Postlarvae and juveniles of pink shrimp were collected in the summers of 2005 and 2006 at three stations in northwestern Florida Bay, the main nursery ground of this species in South Florida. Collections were made at one- or two-hour intervals during three full moon nights and two new moon nights at depth intervals in the water column. Results of the five collections were consistent with the assumption that postlarvae use a flood-tide transport (FTT) to advance into the estuary by ascending in the water column during the dark-flood tide and resting near the bottom during the ebb tide. Evidence of a FTT were higher numbers of postlarvae per hour collected during the flood tide vs. ebb tide and the large number of postlarvae collected with highest velocity flood tide currents. ANOVA indicated significant differences in the number of postlarvae collected between tidal stages and moon phases, but not among depths. Postlarvae were more abundant during new moon than full moon. We also found different patterns of postlarval distribution between the new and full moon. During the new moon, a large peak of postlarvae occurred coincident with highest current speeds, whereas, with one exception, during the full moon postlarvae were more abundant in the second half of the flood period near the slack tide. In contrast, juveniles exhibited a behavior and migratory pattern opposite to that of postlarvae. ANOVA indicated significant differences between the number of juveniles captured between tidal stages and among depths, but not between moon phases. Juveniles were found almost exclusively near the surface on the ebb tide. Significantly larger juveniles were captured on the dark-ebb rather than on the dark-flood tide during both moon phases, suggesting that older juveniles were leaving the Bay on the ebb tide.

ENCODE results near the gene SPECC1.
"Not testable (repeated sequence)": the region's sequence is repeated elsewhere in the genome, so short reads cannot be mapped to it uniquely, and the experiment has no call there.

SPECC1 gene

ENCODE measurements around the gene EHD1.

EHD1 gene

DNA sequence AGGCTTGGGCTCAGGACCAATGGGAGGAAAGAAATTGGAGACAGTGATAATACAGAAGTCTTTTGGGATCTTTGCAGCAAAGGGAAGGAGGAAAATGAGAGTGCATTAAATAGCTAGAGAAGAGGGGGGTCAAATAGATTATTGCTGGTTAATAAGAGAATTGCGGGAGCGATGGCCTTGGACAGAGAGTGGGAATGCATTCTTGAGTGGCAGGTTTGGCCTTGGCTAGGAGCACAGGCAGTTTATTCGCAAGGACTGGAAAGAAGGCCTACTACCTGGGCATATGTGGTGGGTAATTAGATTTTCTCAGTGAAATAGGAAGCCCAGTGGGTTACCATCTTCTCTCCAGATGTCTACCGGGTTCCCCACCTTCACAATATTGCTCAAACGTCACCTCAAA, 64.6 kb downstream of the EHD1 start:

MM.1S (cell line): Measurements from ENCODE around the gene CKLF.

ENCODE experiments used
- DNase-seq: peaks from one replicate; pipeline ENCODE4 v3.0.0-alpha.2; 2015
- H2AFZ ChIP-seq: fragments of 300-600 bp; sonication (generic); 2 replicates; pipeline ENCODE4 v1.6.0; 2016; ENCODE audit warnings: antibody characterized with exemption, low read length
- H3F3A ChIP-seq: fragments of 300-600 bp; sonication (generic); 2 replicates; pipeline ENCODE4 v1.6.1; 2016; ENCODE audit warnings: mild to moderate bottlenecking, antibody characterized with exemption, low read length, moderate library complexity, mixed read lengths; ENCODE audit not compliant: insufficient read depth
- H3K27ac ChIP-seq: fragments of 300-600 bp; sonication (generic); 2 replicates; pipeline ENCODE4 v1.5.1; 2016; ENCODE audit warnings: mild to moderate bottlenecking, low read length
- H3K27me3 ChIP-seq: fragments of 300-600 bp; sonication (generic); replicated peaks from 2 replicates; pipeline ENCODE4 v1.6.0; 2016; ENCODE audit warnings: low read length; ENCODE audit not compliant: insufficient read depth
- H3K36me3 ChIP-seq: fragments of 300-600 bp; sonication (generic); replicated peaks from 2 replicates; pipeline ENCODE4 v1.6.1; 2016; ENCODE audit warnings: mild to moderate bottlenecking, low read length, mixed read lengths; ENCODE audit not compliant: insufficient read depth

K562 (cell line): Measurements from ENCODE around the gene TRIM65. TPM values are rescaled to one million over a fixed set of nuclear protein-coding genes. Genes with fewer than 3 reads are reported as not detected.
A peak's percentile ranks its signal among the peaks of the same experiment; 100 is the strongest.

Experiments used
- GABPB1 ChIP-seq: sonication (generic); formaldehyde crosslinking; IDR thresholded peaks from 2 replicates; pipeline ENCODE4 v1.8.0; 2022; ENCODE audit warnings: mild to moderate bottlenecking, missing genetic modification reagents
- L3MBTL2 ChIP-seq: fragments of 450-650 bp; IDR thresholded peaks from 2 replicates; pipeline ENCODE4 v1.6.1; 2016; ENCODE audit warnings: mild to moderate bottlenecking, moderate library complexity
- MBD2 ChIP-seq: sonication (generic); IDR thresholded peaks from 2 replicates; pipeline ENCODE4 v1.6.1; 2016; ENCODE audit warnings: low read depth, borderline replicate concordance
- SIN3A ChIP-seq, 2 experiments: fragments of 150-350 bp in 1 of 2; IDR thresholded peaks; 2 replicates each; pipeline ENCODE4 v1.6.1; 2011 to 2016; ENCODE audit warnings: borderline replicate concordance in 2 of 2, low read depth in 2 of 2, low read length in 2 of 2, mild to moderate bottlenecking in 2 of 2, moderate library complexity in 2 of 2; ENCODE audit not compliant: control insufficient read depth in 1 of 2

You have requested a machine translation of selected content from our databases. This functionality is provided solely for your convenience and is in no way intended to replace human translation. Neither BioOne nor the owners and publishers of the content make, and they explicitly disclaim, any express or implied representations or warranties of any kind, including, without limitation, representations and warranties as to the functionality of the translation feature or the accuracy or completeness of the translations.
Translations are not retained in our system. Your use of this feature and the translations is subject to all use restrictions contained in the Terms and Conditions of Use of the BioOne website.
Vol. 31 • No. 1